March 28, 2010

Legends of Chief Matilija

Over the weekend I drove two hours north to my sister's home in Chumash territory (Ojai). We were gathering to celebrate my mom's 80th birthday.

At one point Sis and I went out to buy some oranges. I asked her what the name of her street, Matilija, meant. She didn't know.

I figured it was Spanish for an obscure kind of fruit or something. Not so. Here's the story of Matilija:

Glory from Old California–The Matilijas are in BloomThe name Matilija originates with the Chumash Indian Chief Matilija and his tribe, who lived in the hills and valleys of Ventura county during the early 1800s. Numerous legends from Old California tell of the story of his daughter Amatil and her lost love. In most versions, Amatil falls in love with a young brave, is kidnapped by Spaniards to work at Mission Buenaventura, longs to return to her tribal home, Ojai (the Nest), and finally flees the mission only to find her lover mortally wounded after a fierce battle with the Spaniards. The lovely Matilija flower is said to symbolize the tears of Amatil and her heart of gold.

The legends seem to have some base in history—like many California tribes, the Chumash resisted the influence of the Spaniards and their Mission culture, and Chief Matilija is known to have fought a major battle with the Spanish near Mission Buenaventura in 1824. To this day, many creeks, canyons, natural and man-made landmarks, streets and businesses near Ojai and Ventura are named after Chief Matilija.

A longer version of the legend with a slightly different ending:

Legend of the MatilijaWell, many years passed before a stranger climbed the stairway to the headlands. (As I told you, all this was long before my time.) And what do you think he found there? To this day, white flowers of the Matilija poppy cover the grave of the lovers, a more beautiful burial shroud than the hand of man could devise....This legend has Chief Matilija dying in the Spanish attack. Another legend adds a twist:

Chief Peak AdventureThe legend says Chief Matilija, nearing death, was brought to the top of the mountain so he could look up at the sky. After his death the mountain was transformed into an image of the chief. He lays on his back in full headdress, looking up to the you see him?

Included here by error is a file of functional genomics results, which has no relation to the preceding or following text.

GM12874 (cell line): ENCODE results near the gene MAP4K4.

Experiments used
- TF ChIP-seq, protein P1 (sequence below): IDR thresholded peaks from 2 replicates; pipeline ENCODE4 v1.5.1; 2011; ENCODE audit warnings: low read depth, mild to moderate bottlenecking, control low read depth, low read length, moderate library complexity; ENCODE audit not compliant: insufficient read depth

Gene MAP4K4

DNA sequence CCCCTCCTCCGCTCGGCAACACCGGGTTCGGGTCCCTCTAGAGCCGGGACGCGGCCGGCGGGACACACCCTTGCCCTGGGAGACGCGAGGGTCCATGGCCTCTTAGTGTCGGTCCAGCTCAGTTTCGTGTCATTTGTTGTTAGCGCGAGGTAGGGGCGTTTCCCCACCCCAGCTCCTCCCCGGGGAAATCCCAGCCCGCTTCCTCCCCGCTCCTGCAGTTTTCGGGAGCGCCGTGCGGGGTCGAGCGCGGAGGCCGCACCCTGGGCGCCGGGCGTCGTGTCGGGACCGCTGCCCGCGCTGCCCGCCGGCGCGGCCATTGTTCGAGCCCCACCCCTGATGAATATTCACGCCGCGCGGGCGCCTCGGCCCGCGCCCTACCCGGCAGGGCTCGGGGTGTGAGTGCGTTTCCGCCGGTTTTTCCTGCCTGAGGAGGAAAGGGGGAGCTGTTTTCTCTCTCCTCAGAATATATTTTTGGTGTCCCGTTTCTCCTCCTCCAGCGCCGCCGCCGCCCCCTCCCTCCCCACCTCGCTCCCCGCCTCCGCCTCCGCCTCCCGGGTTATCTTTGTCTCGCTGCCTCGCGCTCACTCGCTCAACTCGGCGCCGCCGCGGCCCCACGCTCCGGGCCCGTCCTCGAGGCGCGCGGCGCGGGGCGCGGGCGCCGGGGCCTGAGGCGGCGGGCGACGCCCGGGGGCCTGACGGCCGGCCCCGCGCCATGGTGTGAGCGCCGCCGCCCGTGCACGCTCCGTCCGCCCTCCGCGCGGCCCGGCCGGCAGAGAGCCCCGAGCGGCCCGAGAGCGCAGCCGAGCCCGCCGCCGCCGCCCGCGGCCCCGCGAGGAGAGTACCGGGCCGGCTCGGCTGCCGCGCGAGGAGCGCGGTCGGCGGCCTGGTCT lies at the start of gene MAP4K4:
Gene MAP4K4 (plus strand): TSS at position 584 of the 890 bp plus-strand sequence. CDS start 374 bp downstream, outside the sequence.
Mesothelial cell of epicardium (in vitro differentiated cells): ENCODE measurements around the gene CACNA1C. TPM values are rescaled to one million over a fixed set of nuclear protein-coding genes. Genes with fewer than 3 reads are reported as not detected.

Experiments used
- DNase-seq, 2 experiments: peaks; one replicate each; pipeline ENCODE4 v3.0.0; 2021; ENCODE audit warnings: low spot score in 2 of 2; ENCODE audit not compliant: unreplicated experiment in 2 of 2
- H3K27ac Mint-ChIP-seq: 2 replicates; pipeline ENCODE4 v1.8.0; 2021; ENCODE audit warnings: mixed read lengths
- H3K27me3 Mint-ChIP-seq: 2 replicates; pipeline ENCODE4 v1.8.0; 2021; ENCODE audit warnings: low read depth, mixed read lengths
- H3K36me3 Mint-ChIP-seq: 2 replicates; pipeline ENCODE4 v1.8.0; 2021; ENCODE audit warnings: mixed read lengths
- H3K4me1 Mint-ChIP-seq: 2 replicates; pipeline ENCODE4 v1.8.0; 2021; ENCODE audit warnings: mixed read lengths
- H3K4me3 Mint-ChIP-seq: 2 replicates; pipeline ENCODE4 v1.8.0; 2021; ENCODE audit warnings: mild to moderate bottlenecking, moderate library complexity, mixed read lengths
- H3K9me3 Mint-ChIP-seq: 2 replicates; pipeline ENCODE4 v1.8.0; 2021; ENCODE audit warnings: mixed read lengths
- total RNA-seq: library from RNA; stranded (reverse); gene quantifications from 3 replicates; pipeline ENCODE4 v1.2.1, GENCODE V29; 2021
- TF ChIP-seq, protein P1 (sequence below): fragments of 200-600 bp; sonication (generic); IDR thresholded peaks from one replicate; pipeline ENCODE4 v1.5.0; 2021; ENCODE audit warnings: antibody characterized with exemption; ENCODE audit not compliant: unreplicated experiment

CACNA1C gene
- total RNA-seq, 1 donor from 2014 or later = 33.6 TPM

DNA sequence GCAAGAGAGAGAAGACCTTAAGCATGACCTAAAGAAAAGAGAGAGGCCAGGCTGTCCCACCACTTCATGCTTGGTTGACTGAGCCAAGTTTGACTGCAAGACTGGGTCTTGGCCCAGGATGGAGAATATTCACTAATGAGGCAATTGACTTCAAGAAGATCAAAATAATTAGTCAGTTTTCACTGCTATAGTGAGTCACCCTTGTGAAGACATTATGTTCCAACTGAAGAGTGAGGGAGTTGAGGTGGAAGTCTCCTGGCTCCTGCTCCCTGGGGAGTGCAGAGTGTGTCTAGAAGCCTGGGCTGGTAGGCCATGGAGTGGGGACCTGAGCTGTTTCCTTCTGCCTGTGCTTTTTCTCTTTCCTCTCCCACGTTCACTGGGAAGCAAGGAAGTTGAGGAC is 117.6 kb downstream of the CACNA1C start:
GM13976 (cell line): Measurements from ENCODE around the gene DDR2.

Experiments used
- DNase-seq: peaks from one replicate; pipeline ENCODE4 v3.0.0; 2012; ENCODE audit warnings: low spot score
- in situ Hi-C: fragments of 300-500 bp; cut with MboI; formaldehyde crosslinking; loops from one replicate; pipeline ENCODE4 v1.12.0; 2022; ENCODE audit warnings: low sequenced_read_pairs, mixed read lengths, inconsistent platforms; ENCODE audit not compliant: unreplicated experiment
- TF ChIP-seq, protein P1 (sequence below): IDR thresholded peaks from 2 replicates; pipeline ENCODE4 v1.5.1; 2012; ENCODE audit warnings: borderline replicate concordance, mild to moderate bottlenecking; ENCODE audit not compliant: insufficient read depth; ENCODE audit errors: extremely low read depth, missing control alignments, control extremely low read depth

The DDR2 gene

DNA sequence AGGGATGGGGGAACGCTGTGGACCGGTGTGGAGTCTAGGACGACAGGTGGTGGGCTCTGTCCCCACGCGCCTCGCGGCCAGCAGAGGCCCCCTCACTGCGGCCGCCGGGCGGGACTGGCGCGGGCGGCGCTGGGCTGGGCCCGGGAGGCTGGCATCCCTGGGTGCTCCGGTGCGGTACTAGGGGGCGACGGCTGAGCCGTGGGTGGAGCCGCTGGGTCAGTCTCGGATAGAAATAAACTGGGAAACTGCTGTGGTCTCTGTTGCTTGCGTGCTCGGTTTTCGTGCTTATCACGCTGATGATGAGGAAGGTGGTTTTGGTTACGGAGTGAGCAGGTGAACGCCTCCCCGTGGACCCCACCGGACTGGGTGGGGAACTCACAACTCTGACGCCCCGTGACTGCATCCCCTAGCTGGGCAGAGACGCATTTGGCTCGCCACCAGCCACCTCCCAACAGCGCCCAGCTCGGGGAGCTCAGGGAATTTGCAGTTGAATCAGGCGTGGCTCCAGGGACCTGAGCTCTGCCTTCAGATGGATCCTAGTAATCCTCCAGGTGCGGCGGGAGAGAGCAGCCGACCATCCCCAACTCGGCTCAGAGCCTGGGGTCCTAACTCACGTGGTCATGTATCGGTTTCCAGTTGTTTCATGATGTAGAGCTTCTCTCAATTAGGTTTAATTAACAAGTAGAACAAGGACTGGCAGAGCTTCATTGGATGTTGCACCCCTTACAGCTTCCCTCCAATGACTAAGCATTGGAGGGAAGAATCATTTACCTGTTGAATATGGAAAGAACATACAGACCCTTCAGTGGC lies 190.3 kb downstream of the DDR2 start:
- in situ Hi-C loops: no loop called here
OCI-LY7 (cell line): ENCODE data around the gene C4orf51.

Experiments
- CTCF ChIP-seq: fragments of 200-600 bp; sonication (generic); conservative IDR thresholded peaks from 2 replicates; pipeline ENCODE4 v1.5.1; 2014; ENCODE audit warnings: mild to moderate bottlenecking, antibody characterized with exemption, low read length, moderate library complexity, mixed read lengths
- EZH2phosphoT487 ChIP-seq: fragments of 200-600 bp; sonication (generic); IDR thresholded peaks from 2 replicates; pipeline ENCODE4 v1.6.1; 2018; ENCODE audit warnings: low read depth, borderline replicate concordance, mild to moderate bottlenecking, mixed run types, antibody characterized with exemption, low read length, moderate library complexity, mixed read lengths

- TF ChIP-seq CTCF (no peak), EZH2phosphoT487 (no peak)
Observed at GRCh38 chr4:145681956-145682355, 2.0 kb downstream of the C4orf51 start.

Scouting in CaliforniaVentura County Council

Order of the Arrow

Topa Topa Lodge #291

Many years ago the Chumash Indians roamed the forests and hunted game in the bountiful Ojai Valley. When a bad omen came to the tribe, the great spirit sent two white gophers to Chief Matilija. The gophers instructed the chief and his people to perform acts of unselfish service and sacrifice. Chief Matilija perished in a great calamity, but with the acts of service and devotion done, the great spirit sent Chief Topa Topa to the Chumash to save the worthy people from an evil horde. In the 1920s the spirit of unselfish service was rekindled at Ventura County Council's Camp Grey. There, the "Tribe of Matilija" was founded as the honor camping organization of the council. The tribe had as its purpose to promote camping at Camp Grey. The Order of the Arrow in Ventura County was established in June 1944, when ceremonies were conducted during the Camp-O-Ral at Steckel Park to induct 13 selected scouts as charter members of Topa Topa Lodge #291 of the Order of the Arrow. Thus the Order of the Arrow came to replace the "Tribe of Matilija." The new lodge took its name from the legendary Chief Topa Topa.
Comment:  As usual, the Boy Scouts' reason for appropriating Indian culture is weak or nonexistent.

So my sister's street is named after a chief, a flower, and a Boy Scout troop. It's yet another example of how our culture is built on Indian cultures and we don't even realize it.

For more on the Chumash, see Chumash = "Fluffy Indigenous Kittens"? For more on the Boy Scouts, see Indian Origin of the Boy Scouts and Scout Society Stereotypes Indians.

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